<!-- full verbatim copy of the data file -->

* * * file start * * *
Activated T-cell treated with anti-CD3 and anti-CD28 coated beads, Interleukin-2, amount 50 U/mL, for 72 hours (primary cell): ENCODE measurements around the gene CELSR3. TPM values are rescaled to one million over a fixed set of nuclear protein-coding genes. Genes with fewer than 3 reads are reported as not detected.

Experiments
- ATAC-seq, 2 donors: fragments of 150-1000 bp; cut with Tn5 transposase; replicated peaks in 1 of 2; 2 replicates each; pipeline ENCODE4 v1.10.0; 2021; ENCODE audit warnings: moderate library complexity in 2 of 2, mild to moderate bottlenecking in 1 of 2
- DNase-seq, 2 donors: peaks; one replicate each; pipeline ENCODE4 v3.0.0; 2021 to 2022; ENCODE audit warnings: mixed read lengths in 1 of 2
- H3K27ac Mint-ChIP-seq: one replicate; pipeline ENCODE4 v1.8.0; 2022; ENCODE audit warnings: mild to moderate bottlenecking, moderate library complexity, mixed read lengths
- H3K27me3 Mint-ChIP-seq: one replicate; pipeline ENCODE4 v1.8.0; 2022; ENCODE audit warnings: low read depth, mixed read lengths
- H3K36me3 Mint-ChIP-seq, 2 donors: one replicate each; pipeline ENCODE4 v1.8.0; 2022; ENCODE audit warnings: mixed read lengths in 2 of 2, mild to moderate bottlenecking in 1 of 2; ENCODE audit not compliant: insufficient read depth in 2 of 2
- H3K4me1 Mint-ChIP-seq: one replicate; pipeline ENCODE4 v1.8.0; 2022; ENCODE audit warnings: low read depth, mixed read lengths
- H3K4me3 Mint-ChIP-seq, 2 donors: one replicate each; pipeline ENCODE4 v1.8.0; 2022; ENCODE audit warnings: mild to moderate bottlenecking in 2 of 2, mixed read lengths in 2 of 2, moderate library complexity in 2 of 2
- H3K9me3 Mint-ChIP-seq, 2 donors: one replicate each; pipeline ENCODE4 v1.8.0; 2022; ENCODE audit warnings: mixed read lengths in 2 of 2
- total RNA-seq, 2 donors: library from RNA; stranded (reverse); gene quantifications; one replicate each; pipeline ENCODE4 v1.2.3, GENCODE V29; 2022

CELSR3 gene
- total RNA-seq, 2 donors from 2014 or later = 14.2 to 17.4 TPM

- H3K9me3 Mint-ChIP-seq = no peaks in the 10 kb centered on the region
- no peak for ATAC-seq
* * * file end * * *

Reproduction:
Activated T-cell treated with anti-CD3 and anti-CD28 coated beads, Interleukin-2, amount 50 U/mL, for 72 hours (primary cell): ENCODE measurements around the gene CELSR3. TPM values are rescaled to one million over a fixed set of nuclear protein-coding genes. Genes with fewer than 3 reads are reported as not detected.

Experiments
- ATAC-seq, 2 donors: fragments of 150-1000 bp; cut with Tn5 transposase; replicated peaks in 1 of 2; 2 replicates each; pipeline ENCODE4 v1.10.0; 2021; ENCODE audit warnings: moderate library complexity in 2 of 2, mild to moderate bottlenecking in 1 of 2
- DNase-seq, 2 donors: peaks; one replicate each; pipeline ENCODE4 v3.0.0; 2021 to 2022; ENCODE audit warnings: mixed read lengths in 1 of 2
- H3K27ac Mint-ChIP-seq: one replicate; pipeline ENCODE4 v1.8.0; 2022; ENCODE audit warnings: mild to moderate bottlenecking, moderate library complexity, mixed read lengths
- H3K27me3 Mint-ChIP-seq: one replicate; pipeline ENCODE4 v1.8.0; 2022; ENCODE audit warnings: low read depth, mixed read lengths
- H3K36me3 Mint-ChIP-seq, 2 donors: one replicate each; pipeline ENCODE4 v1.8.0; 2022; ENCODE audit warnings: mixed read lengths in 2 of 2, mild to moderate bottlenecking in 1 of 2; ENCODE audit not compliant: insufficient read depth in 2 of 2
- H3K4me1 Mint-ChIP-seq: one replicate; pipeline ENCODE4 v1.8.0; 2022; ENCODE audit warnings: low read depth, mixed read lengths
- H3K4me3 Mint-ChIP-seq, 2 donors: one replicate each; pipeline ENCODE4 v1.8.0; 2022; ENCODE audit warnings: mild to moderate bottlenecking in 2 of 2, mixed read lengths in 2 of 2, moderate library complexity in 2 of 2
- H3K9me3 Mint-ChIP-seq, 2 donors: one replicate each; pipeline ENCODE4 v1.8.0; 2022; ENCODE audit warnings: mixed read lengths in 2 of 2
- total RNA-seq, 2 donors: library from RNA; stranded (reverse); gene quantifications; one replicate each; pipeline ENCODE4 v1.2.3, GENCODE V29; 2022

CELSR3 gene
- total RNA-seq, 2 donors from 2014 or later = 14.2 to 17.4 TPM

- H3K9me3 Mint-ChIP-seq = no peaks in the 10 kb centered on the region
- no peak for ATAC-seq